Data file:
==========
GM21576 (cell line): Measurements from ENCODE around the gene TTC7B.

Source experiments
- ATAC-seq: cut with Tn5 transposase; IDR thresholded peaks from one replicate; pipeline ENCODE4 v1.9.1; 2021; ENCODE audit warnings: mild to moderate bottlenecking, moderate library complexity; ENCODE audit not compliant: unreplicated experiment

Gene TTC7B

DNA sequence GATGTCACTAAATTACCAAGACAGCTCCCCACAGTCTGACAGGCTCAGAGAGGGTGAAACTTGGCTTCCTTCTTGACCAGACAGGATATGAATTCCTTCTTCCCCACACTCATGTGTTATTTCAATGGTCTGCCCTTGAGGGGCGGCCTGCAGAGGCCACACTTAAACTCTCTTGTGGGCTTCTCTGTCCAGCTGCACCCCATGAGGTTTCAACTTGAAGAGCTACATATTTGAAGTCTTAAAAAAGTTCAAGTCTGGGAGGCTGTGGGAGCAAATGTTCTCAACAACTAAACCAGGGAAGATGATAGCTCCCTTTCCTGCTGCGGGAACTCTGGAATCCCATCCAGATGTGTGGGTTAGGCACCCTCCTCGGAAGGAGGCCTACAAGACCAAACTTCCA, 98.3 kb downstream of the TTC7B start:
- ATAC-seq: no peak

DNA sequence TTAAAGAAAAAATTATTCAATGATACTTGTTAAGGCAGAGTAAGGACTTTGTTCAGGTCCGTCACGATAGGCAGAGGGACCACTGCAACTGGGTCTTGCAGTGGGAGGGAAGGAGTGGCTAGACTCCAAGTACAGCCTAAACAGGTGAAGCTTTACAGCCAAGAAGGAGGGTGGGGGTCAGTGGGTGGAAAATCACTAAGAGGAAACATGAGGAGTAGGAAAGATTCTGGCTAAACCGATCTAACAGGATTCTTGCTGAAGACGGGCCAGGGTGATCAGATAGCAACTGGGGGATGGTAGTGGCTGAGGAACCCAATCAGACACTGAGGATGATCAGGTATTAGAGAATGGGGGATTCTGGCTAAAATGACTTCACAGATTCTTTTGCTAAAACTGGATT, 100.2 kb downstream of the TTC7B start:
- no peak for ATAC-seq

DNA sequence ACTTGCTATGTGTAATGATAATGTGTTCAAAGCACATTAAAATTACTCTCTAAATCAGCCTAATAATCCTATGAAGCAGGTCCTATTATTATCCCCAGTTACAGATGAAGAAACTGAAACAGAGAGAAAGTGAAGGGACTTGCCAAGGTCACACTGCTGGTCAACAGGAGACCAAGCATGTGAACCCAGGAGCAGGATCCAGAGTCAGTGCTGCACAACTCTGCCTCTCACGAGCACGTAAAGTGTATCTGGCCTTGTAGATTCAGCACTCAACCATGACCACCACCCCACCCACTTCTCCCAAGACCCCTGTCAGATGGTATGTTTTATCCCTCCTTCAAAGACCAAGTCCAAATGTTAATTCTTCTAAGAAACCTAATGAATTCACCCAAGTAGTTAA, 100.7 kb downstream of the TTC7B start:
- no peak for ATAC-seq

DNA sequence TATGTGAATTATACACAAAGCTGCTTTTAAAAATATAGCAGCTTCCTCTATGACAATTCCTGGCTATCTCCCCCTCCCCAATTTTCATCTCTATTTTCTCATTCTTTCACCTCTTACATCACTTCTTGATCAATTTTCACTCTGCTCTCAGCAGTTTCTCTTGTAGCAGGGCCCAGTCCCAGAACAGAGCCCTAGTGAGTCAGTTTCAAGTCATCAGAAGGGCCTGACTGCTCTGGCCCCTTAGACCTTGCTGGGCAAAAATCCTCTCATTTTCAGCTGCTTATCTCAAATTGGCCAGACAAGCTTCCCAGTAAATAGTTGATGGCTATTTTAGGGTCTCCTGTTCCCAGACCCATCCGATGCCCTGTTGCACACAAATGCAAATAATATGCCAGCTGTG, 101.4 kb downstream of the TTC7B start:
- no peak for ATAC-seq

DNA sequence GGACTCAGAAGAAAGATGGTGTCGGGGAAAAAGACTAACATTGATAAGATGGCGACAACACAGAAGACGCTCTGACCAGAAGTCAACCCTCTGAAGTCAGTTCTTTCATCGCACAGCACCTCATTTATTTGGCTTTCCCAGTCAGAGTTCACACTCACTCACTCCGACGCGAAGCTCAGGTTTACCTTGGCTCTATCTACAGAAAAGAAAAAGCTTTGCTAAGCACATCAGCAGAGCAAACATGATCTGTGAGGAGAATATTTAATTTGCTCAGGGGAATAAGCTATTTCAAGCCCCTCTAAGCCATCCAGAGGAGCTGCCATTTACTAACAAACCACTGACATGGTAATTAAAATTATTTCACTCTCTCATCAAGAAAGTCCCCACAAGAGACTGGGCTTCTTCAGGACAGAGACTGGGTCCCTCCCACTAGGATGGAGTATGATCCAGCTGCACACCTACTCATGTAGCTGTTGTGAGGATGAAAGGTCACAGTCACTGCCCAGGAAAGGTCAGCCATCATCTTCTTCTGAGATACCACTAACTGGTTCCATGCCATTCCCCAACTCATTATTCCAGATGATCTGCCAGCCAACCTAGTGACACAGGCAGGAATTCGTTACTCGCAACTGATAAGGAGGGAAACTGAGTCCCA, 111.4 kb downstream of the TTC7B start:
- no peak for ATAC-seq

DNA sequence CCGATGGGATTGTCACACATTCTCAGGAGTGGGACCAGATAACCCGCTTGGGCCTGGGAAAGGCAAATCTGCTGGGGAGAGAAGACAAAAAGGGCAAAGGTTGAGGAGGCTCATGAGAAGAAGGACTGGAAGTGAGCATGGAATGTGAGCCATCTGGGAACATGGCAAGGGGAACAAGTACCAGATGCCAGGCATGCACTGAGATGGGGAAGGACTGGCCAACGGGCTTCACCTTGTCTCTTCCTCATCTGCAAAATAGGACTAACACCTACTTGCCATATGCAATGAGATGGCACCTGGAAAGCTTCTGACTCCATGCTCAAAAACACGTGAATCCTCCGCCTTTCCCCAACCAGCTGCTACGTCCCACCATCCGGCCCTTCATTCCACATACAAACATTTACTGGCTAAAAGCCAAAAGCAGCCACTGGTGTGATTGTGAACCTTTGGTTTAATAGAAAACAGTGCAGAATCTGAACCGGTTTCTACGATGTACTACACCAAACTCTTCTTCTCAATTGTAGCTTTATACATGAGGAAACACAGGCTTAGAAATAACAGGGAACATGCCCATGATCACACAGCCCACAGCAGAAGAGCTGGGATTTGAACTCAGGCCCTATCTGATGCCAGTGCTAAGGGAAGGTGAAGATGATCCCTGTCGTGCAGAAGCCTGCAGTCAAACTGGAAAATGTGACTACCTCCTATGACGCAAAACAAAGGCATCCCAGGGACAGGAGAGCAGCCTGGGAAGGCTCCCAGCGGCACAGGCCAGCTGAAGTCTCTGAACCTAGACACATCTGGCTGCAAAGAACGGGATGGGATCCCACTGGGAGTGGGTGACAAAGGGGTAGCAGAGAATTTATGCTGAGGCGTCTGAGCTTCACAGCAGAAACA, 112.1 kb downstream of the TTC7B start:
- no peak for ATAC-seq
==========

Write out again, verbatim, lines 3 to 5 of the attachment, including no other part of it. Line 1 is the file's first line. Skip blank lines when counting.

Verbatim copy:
- ATAC-seq: cut with Tn5 transposase; IDR thresholded peaks from one replicate; pipeline ENCODE4 v1.9.1; 2021; ENCODE audit warnings: mild to moderate bottlenecking, moderate library complexity; ENCODE audit not compliant: unreplicated experiment

Gene TTC7B

DNA sequence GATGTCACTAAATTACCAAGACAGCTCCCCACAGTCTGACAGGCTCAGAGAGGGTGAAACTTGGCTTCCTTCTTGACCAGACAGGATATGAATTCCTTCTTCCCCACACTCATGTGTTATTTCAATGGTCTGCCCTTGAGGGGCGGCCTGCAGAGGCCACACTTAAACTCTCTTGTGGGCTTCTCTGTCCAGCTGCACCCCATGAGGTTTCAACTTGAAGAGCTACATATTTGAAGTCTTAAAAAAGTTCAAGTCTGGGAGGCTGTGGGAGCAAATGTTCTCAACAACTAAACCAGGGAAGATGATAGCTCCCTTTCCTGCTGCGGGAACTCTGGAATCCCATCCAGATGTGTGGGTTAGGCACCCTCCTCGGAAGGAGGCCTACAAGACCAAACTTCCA, 98.3 kb downstream of the TTC7B start: